Tuscany is famous for its world-class art collections, charming medieval hill towns and sweeping hillsides full of vineyards. Tuscany is where you have to go if you want to stand in a room full of Botticelli paintings or gaze upon Michelangelo’s “David.” You can’t find the home of Chianti wine or the town that produced “Under the Tuscan Sun” anywhere else. The region’s hill towns will provide the perfect backdrop for that picturesque Italian holiday you’ve been dreaming about, and in nearly every city there’s a little trattoria just waiting to prove to you why the region’s food is so great.

Still, there are Tuscany highlights that most people want to visit – especially first-time Italy travelers. Here are some of the most famous things to do and see in Italy:

This is, of course, not an exhaustive list. There are many small towns in Tuscany that could occupy a traveler for several days (if not longer) or serve as an excellent homebase from which to explore the region. There’s an often-forgotten coastline that includes some of Italy’s beautiful national parks, making it ideal for outdoor enthusiasts and beach lovers alike. There are islands off the Tuscan coast where you can escape the crowds. And despite the region’s popularity, there remain places throughout Tuscany that are less visited than Florence and Siena and where you can still pretend you’ve personally discovered Tuscany.



Where to Go in Tuscany

Just as there’s a nearly-unlimited number of things to do and see in Tuscany, there’s a very long list of places to go in Tuscany that would make any Italian holiday wonderfully memorable. If you’ve never been to Tuscany before, you likely have some of the following places on your must-see list:

  • Florence – Tuscany’s capital city; read more in my Florence travel guide
  • Pisa – Home of one of Italy’s most famous monuments; read more in my Pisa travel guide
  • Siena – Much-loved Tuscan hilltop city; read more in my Siena travel guide
  • Arezzo – City in southeastern Tuscany, important historic city dating back to Etruscan era, home to a famous antiques fair
  • Livorno – Port city on Tuscan coast, popular cruise ship stop, 17th century canals remain in the Venice district
  • Lucca – Pretty walled city near the coast, Renaissance city walls are intact, home to many historic churches and other buildings; here are some things to do in Lucca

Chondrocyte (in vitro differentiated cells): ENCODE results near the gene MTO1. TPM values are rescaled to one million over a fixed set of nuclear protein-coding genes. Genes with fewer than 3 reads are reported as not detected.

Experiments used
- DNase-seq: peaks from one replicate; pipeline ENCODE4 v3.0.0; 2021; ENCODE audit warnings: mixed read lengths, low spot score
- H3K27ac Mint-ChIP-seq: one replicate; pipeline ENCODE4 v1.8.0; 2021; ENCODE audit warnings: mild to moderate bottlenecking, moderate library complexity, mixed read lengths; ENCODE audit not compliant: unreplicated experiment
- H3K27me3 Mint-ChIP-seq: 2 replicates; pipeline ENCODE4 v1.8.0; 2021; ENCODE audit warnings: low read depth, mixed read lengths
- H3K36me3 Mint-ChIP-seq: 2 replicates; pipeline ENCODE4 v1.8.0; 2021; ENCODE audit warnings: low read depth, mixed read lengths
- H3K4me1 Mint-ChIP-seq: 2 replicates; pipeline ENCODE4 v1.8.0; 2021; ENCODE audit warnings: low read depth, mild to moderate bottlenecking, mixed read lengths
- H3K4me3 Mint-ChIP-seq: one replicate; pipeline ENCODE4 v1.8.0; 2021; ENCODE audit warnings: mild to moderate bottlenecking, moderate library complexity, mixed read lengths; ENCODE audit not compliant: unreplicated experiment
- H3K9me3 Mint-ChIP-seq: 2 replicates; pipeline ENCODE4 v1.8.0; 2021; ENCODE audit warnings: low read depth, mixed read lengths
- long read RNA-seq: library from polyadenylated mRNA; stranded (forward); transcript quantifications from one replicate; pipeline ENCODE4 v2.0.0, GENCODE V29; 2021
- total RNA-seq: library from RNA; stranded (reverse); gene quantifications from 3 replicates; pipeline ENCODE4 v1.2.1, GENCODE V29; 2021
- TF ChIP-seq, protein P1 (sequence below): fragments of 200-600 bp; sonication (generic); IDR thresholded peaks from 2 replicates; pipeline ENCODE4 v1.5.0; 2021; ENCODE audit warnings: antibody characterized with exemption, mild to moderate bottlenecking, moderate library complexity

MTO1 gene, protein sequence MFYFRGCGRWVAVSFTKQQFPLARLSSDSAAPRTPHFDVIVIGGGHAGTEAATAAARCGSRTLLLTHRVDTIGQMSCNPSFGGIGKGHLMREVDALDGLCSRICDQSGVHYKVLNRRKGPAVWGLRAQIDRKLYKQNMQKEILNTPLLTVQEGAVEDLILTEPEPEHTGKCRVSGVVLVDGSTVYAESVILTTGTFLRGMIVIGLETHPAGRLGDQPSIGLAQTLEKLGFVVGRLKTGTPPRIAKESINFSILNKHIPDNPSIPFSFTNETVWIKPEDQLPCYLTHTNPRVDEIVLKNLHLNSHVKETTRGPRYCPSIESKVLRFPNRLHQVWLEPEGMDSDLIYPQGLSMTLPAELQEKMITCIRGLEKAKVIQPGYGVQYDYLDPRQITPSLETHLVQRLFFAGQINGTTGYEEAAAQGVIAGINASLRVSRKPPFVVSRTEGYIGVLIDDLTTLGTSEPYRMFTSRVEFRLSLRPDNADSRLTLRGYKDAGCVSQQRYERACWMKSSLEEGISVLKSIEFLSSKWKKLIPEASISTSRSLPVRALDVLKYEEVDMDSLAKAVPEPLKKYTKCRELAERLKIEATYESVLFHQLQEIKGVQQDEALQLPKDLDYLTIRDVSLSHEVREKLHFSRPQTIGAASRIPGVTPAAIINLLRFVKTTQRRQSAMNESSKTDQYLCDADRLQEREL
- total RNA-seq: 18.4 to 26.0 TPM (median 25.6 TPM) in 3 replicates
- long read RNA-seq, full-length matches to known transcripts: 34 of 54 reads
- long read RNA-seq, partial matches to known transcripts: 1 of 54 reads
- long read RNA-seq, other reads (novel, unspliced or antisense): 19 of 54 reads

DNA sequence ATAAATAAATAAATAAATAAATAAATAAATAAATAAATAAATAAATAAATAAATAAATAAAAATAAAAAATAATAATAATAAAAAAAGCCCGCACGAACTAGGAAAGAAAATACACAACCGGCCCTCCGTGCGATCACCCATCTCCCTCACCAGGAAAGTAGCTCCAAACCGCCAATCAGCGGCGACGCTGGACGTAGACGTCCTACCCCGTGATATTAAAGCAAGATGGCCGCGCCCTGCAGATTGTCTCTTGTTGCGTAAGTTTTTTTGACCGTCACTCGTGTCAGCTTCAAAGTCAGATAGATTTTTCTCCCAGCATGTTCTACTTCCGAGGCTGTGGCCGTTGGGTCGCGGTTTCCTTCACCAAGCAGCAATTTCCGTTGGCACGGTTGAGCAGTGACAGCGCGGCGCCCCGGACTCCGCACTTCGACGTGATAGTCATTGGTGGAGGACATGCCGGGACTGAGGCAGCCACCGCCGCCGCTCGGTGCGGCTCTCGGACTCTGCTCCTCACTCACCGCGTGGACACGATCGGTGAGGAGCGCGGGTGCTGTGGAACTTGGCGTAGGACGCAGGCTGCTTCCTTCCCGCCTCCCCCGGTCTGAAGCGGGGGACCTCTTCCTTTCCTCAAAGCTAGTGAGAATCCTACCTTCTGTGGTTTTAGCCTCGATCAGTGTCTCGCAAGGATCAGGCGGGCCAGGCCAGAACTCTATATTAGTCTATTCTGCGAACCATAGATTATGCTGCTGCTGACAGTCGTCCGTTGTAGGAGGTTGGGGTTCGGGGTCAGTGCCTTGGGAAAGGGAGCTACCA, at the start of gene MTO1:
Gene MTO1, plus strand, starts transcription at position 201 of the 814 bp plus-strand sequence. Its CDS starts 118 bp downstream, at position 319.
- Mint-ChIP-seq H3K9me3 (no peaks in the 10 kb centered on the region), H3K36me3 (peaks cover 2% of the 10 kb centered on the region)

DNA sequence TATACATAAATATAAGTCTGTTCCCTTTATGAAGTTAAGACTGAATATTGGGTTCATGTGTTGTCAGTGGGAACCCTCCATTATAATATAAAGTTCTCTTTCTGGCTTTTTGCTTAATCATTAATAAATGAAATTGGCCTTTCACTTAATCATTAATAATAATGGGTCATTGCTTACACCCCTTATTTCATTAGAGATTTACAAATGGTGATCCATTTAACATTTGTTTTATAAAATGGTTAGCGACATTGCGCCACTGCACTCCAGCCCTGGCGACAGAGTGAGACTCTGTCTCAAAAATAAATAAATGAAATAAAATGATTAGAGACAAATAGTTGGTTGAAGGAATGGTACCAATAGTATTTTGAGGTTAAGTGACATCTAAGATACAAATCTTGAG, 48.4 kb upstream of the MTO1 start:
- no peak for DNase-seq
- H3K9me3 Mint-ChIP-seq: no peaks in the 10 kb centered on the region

• San Gimignano – Pretty walled city in center of the region, famous for its many medieval towers
  • Carrara – City on Tuscan coast, famous since the Roman era for its marble quarries
  • Cortona – Town on the southeastern border of Tuscany, made famous by Frances Mayes’ books
  • Montepulciano – Hill town in southeastern Tuscany, famous for its wine
  • Montalcino – Hill town in southern Tuscany, famous for its wine
  • Pienza – Town in southeastern Tuscany, historic center is a UNESCO World Heritage Site, home to the Palazzo Piccolomini and adjoining Renaissance garden
  • Maremma – Coastal area of southwestern Tuscany
  • Island of Elba – Main island off the Tuscan coast

If your dreams of a Tuscany vacation are more along the lines of finding those places that are off-the-beaten-Tuscan-path, then your best bet is to find a detailed map of Tuscany and choose places that you don’t find written about in the big guidebooks.

No matter where your Tuscany travels take you, you won’t be the first to “discover” Tuscany. This region has been one of the top tourist destinations in Italy – not to mention the world – for so long that pretty much every corner has been visited at one point or another. But that shouldn’t discourage you from setting out to explore Tuscany as if you’re the first person to do so. The treasures to be found in Tuscany are the same – no matter how many people look at them, they don’t get any less beautiful.

>> Learn more about Tuscany in these Eye On Italy podcastsLesser-Visited Places in Tuscany and Art in Tuscany

photos, top to bottom, by rayced, Otourly, dibaer, trixnbooze, Maarten Van Hoof